Mey has access to roughly 50,000 retail outlets in the country and a nearly 80% share of the Turkish market for raki, an alcoholic beverage considered the national drink. Mey also produces vodka and gin, as well as flavored liqueurs.
Besides Johnnie Walker, Diageo's products include Tanqueray gin and Smirnoff vodka. Roughly two-thirds of its sales come from the developed world, and the company is intent on shifting that balance.
With cash flow running at more than £3 billion a year, analysts have been eager for signs of its acquisition strategy. Besides Mey, much speculation has centered on the big liquor portfolio of Fortune Brands Inc. of the U.S., which is in the process of splitting up.
Diageo hasn't mounted a major acquisition in some 10 years. But lately it has shown a fondness for expanding in spirits in developing markets. As part of a joint venture in China for example, Diageo produces the Shui Jing Fang brand of baijiu, a white spirit that the company says accounts for half of China's alcoholic-beverage consumption by volume.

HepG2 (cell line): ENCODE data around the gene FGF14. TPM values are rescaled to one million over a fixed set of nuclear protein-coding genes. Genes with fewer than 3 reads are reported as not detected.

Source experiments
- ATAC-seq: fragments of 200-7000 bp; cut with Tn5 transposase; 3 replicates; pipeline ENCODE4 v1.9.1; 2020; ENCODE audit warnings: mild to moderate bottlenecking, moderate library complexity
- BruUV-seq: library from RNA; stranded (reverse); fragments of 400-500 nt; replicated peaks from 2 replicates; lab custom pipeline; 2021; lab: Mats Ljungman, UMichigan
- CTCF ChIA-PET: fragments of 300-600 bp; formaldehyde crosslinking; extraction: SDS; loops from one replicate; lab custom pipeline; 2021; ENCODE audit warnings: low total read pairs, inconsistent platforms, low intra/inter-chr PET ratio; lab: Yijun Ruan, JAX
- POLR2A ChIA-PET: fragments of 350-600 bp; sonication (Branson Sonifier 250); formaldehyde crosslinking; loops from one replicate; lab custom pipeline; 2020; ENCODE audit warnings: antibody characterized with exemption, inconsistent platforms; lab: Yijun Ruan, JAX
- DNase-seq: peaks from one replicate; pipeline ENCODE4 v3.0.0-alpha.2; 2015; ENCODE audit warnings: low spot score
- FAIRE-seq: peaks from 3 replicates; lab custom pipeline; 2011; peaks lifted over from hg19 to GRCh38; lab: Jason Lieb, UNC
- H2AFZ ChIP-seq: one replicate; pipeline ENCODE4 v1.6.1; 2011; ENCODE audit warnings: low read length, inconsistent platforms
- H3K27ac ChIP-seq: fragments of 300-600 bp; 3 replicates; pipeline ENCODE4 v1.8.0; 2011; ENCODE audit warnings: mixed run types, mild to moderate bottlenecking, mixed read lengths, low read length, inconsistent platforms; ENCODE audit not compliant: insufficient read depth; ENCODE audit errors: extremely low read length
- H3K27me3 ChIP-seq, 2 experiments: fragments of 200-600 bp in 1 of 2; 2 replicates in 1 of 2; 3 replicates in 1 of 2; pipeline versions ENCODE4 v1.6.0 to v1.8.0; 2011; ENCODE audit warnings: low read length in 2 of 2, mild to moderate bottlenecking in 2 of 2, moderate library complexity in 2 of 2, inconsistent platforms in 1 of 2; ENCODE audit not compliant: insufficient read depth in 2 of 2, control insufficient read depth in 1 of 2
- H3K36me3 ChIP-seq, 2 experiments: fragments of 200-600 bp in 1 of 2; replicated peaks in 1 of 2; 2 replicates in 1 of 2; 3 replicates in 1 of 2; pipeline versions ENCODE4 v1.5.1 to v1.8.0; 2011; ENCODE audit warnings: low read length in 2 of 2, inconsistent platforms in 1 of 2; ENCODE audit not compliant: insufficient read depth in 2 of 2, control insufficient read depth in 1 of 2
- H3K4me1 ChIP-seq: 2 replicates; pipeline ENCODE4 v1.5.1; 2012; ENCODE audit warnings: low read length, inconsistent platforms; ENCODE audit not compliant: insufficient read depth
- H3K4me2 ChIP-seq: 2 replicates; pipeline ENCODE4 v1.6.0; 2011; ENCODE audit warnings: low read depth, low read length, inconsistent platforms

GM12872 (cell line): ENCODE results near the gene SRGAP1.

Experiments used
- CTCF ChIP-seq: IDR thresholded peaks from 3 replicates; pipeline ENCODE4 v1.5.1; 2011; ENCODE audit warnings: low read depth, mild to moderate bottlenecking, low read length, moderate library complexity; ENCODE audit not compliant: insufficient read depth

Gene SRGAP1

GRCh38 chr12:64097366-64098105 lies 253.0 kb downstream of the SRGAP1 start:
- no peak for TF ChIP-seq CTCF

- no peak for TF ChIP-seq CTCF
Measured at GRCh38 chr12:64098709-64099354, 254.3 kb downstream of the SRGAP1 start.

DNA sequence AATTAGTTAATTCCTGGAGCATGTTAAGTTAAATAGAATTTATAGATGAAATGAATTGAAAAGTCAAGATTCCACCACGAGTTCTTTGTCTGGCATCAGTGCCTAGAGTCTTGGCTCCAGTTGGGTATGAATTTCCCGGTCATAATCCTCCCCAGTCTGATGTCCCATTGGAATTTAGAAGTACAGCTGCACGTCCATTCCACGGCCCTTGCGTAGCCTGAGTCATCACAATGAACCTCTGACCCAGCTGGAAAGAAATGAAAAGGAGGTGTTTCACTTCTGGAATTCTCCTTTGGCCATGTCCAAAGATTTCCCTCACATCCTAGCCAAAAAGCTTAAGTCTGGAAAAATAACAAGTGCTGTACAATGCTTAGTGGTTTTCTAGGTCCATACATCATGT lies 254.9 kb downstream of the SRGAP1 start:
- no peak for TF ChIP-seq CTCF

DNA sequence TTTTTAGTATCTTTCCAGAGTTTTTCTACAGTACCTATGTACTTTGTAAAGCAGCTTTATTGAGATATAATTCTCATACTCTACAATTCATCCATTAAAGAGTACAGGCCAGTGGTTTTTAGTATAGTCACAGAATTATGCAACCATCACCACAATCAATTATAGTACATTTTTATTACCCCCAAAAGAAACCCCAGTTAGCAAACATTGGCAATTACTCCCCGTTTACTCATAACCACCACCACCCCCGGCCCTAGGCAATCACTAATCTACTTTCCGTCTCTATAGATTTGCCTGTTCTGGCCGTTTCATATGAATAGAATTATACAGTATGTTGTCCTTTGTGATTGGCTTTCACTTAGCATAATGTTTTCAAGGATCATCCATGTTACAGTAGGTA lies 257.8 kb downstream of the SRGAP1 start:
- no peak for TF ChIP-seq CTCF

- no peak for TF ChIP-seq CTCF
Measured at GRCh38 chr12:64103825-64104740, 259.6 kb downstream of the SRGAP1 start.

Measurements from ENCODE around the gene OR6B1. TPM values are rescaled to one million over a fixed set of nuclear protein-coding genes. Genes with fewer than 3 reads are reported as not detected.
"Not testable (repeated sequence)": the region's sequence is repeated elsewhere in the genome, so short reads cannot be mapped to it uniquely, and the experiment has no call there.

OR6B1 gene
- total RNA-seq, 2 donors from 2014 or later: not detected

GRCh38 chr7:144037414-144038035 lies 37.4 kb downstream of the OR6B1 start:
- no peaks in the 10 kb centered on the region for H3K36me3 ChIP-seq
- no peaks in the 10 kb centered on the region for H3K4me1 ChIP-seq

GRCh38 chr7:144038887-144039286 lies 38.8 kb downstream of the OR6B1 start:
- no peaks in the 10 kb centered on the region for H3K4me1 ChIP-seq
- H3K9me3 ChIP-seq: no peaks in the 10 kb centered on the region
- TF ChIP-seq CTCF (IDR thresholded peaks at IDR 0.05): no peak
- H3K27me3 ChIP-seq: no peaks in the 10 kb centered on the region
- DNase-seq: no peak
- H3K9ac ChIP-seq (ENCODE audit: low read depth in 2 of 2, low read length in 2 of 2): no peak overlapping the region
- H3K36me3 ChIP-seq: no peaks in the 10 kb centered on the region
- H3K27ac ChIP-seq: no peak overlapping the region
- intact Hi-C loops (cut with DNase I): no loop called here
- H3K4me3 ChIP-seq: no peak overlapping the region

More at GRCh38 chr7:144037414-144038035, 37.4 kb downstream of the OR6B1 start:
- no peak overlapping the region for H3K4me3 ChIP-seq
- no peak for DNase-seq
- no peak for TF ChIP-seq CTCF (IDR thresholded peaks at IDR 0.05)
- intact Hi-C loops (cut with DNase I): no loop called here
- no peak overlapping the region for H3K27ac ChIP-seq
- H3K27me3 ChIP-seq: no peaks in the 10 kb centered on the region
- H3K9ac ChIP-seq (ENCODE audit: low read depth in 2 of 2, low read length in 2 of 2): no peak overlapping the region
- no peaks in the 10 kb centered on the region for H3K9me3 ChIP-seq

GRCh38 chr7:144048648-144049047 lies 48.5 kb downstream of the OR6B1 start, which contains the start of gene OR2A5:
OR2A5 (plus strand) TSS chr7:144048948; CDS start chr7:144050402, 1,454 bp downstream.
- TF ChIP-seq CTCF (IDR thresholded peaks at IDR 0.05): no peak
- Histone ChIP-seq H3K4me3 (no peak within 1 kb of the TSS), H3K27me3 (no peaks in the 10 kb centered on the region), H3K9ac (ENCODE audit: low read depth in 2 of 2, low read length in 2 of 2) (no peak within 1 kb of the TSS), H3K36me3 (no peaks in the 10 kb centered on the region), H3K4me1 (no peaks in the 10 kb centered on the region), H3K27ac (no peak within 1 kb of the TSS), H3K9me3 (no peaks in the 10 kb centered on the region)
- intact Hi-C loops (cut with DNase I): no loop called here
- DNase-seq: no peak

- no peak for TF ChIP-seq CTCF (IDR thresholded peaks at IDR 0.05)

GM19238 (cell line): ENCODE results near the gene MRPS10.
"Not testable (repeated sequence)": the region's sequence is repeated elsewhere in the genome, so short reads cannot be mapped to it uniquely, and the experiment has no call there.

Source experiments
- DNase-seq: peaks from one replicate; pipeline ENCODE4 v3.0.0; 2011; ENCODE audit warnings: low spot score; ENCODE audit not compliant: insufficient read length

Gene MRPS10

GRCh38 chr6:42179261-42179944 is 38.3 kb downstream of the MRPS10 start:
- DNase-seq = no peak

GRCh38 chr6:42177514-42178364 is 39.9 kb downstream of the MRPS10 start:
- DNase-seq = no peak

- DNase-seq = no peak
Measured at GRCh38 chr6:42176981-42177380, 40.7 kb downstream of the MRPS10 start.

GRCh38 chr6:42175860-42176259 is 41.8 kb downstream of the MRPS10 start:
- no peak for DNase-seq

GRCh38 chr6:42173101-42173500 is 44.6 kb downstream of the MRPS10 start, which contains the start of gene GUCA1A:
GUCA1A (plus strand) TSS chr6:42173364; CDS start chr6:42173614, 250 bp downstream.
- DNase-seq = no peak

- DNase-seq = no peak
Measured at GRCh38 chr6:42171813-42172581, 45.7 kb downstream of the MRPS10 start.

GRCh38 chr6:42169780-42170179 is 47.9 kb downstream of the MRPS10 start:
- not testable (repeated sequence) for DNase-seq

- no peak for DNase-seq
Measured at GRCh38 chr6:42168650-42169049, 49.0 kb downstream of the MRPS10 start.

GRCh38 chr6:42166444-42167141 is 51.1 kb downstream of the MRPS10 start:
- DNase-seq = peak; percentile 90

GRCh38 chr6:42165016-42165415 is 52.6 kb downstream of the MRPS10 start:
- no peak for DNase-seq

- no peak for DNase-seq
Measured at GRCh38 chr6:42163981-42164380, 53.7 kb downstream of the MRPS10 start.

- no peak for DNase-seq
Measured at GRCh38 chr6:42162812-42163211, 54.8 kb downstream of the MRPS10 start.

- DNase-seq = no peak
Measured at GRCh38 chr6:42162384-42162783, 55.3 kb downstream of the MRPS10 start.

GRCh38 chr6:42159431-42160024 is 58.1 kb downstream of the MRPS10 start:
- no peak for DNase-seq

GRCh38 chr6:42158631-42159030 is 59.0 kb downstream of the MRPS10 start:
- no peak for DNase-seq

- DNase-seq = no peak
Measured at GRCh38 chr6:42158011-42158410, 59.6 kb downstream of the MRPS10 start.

For TPG, Mey likely will produce a strong return. TPG bought the previously state-owned company for about $800 million in 2006.
Diageo is being advised by UBS AG on the deal.
J.P. Morgan Chase & Co. and Goldman Sachs Group Inc. are advising TPG.

Wednesday, February 16, 2011

How to Make M&A Work in Emerging Markets?

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Are Technology M&A Prices Getting Out Of Hand?

Here is an interesting article from today's Wall Street Journal. We have heard many bidding wars among tech titans last year with multiples exceeding 6 times revenues. I don't understand why anyone would be shocked at such hefty premiums when most Fortune 500 firms spent last several years in religious cost-cutting including research & development and innovation. I tend to think Oracle and IBM have been the most disciplined deal makers.